The information you provided
Right lens Sph -0,50 Cyl -0,50 axis 10
Left Lens Sph -0,50 Cyl -0,50 axis 170
Type CR39 SN ARC
is a little bit clearer than you can sometimes see.
When you look at your prescription for eyeglasses, you can sometimes see numbers listed under the prefixes of OS and OD, or OU. They are Latin abbreviations:
OS (oculus ...
What you appear to be describing is called Akinetopsia.
(Greek: a for "without", kine for "to move" and opsia for "seeing")
a neuropsychological disorder in which a patient cannot perceive
motion in their visual field, despite being able to see stationary
objects without issue [...]
There are varying degrees of akinetopsia: from seeing motion as a ...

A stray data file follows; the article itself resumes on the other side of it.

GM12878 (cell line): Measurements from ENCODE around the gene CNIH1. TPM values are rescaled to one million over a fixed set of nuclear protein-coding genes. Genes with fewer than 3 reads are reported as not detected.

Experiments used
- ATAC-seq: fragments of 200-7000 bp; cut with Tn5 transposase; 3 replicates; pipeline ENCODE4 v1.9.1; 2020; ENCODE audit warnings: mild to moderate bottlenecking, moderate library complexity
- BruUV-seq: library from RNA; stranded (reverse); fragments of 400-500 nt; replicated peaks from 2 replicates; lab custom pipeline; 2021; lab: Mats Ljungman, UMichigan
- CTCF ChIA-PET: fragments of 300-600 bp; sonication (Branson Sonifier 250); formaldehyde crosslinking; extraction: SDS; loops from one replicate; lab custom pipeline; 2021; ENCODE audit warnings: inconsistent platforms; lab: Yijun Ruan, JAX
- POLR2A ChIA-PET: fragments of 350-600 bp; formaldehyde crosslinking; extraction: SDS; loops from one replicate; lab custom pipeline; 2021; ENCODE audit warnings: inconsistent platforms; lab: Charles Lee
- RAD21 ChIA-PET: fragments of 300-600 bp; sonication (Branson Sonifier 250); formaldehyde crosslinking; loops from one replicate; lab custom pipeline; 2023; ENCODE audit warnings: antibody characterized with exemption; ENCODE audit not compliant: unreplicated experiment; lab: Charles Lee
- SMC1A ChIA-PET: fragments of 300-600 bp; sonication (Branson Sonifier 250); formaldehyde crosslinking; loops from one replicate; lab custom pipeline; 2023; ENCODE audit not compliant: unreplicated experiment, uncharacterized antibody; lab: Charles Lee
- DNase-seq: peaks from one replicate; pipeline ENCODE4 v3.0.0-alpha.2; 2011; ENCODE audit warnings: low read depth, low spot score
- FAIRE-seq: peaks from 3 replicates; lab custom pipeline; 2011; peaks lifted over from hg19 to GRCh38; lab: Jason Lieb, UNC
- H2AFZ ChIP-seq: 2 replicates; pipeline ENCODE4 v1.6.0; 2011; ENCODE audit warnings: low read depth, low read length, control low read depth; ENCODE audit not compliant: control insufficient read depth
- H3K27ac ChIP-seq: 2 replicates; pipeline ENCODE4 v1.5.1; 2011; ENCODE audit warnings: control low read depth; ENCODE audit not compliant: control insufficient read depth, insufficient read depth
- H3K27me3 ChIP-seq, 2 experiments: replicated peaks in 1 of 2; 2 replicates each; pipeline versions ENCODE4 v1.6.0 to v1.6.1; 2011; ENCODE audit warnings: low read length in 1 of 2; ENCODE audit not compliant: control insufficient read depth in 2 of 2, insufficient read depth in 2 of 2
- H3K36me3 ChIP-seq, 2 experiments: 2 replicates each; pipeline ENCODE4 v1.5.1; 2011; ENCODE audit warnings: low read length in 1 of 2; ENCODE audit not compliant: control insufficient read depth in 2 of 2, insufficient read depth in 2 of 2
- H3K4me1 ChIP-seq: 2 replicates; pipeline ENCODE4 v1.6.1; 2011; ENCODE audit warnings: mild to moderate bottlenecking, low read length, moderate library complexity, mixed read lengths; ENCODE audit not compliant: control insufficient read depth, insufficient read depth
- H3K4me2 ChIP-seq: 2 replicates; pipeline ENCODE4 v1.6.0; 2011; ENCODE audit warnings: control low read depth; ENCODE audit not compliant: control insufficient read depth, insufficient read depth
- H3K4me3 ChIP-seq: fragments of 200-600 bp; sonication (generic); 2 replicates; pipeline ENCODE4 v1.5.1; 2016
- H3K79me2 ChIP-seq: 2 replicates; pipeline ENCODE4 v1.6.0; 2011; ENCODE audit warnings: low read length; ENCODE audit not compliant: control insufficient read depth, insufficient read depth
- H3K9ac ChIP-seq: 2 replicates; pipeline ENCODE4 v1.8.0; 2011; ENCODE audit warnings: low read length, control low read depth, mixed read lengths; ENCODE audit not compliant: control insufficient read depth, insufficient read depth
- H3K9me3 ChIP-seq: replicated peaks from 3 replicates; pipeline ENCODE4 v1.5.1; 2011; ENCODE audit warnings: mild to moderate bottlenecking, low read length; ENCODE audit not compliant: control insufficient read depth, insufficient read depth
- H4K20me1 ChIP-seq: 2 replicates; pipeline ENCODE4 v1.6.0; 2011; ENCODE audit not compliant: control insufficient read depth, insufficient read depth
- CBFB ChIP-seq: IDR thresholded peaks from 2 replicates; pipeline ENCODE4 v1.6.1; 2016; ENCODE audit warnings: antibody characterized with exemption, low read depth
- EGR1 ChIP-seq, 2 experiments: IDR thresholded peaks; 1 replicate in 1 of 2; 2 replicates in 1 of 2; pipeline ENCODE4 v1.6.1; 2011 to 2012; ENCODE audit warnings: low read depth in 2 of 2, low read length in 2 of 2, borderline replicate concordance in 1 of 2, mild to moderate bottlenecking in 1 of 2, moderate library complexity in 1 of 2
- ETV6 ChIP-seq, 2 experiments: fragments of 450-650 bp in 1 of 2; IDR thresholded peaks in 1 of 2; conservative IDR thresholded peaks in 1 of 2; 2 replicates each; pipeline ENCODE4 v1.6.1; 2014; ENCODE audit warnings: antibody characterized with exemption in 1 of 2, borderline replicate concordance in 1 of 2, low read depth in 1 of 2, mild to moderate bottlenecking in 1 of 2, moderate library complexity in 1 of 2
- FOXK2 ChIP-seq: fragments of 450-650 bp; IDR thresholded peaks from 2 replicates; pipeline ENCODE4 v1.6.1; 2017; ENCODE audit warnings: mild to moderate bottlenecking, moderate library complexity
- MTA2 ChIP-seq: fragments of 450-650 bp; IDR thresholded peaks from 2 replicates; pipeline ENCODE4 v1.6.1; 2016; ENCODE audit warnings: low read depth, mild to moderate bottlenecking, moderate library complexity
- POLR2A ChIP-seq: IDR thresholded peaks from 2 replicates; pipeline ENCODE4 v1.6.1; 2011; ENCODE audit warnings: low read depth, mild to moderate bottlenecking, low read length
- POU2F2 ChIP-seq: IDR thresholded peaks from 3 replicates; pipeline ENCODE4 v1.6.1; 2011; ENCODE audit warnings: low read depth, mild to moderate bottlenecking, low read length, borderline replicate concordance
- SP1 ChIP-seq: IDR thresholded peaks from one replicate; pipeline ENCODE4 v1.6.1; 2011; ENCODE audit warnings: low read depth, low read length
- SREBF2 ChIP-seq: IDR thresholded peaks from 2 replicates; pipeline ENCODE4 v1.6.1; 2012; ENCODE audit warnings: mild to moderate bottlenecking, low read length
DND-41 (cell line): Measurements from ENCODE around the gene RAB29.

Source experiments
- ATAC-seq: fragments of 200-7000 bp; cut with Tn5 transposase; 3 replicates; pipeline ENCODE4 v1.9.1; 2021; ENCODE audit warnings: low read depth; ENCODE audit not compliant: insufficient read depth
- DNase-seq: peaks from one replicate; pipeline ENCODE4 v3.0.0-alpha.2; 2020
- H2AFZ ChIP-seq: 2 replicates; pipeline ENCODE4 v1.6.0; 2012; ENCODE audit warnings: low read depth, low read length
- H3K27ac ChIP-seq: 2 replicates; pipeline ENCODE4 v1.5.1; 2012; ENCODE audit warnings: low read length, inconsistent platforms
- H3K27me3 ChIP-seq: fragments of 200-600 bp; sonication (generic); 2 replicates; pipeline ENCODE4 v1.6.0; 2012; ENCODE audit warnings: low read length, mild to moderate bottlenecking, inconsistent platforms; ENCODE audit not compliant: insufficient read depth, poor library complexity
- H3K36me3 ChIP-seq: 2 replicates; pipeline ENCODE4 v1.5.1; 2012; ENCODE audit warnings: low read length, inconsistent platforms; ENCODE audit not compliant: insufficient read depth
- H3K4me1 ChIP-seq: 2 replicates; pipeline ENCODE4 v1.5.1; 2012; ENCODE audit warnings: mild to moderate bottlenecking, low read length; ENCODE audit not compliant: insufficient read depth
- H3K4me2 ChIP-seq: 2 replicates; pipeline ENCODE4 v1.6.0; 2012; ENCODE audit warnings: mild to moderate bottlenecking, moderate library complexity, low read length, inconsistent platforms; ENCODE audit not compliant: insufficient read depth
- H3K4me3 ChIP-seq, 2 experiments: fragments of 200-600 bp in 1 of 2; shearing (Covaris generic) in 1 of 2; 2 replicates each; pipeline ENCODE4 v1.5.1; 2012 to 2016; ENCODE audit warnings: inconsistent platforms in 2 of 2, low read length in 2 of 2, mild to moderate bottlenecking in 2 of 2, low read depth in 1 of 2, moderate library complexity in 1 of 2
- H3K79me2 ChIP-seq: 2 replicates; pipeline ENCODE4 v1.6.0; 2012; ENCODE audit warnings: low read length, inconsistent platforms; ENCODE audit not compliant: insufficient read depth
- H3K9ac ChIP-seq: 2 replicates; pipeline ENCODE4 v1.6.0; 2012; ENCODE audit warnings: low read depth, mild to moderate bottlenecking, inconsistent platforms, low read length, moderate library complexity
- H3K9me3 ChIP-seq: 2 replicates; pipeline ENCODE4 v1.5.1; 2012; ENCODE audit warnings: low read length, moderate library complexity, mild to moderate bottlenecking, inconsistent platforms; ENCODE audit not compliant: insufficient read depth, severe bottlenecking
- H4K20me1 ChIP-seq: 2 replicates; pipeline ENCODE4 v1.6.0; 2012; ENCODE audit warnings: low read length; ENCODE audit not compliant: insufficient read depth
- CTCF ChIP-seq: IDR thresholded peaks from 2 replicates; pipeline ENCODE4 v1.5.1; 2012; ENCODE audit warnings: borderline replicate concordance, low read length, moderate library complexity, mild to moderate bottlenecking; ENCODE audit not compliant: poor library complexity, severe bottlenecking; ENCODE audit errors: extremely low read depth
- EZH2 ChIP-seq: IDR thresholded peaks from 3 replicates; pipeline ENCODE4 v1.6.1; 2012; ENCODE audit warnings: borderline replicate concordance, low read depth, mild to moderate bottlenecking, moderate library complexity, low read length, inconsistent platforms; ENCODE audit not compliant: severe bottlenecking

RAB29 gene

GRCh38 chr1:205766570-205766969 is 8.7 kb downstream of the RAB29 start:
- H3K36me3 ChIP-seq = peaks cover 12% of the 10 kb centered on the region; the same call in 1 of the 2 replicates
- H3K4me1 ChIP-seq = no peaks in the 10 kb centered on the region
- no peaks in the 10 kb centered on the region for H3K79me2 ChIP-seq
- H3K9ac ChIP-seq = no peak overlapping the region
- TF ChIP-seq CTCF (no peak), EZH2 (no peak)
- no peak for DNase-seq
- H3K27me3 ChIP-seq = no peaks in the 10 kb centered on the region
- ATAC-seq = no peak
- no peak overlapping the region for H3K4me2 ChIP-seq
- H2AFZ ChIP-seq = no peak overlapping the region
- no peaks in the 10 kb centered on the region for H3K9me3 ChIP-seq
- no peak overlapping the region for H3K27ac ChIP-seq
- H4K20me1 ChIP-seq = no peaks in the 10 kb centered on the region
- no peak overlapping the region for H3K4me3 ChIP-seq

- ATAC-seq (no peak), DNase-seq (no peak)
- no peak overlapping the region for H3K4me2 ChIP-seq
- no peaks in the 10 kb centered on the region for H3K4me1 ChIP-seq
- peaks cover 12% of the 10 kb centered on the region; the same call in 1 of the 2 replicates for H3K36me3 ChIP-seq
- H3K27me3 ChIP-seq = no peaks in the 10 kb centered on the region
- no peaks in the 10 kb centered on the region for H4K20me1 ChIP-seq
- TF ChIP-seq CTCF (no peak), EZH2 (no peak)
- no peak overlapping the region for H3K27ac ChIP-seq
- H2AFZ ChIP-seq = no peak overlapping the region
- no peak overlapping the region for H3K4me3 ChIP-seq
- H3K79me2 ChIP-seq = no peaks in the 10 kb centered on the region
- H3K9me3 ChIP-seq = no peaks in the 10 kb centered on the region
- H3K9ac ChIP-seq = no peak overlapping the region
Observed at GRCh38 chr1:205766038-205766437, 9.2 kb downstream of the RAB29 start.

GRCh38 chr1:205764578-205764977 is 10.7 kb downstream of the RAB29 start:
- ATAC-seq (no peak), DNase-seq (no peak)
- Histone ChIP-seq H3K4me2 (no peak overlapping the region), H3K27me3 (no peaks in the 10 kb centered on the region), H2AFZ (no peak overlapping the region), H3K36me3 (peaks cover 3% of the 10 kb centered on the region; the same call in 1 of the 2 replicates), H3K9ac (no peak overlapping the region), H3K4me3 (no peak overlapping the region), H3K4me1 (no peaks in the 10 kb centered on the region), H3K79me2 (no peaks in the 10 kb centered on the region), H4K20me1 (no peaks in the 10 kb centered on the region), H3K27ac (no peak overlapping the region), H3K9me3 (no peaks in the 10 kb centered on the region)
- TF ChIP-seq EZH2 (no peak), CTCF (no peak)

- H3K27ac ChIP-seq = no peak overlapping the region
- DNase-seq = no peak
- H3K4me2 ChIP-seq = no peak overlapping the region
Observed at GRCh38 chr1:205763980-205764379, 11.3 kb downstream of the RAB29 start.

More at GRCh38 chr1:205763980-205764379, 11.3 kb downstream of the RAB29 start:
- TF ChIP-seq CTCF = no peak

There is no strong scientific consensus on eye colors.
But for example, per 2019 review article at https://www.ncbi.nlm.nih.gov/pubmed/30639910 the colors listed in that review are blue, brown and intermediate
So one approach is to bundle the non brown and non blue into a single category called 'intermediate'.
The top of a long table is pasted here to ...
Actually this is done, despite a little bit different:
So called orthokeratologic (ortho-K, OK) contact lenses are worn over night and during this time reshape the cornea. Its main focus however is slowing myopia progression in children. It does not help reverse myopia, once aquired. And one has to wear them every night.
See e.g. https://www.ncbi.nlm.nih....
Dysmetria is a possibility. (Specifically Ocular Dysmetria)
It is a type of ataxia characterised:
is a lack of coordination of movement typified by the undershoot or
overshoot of intended position
It can occur in the major skeletal muscles and the eyes.
During eye movements hypometric and hypermetric saccades will occur [...]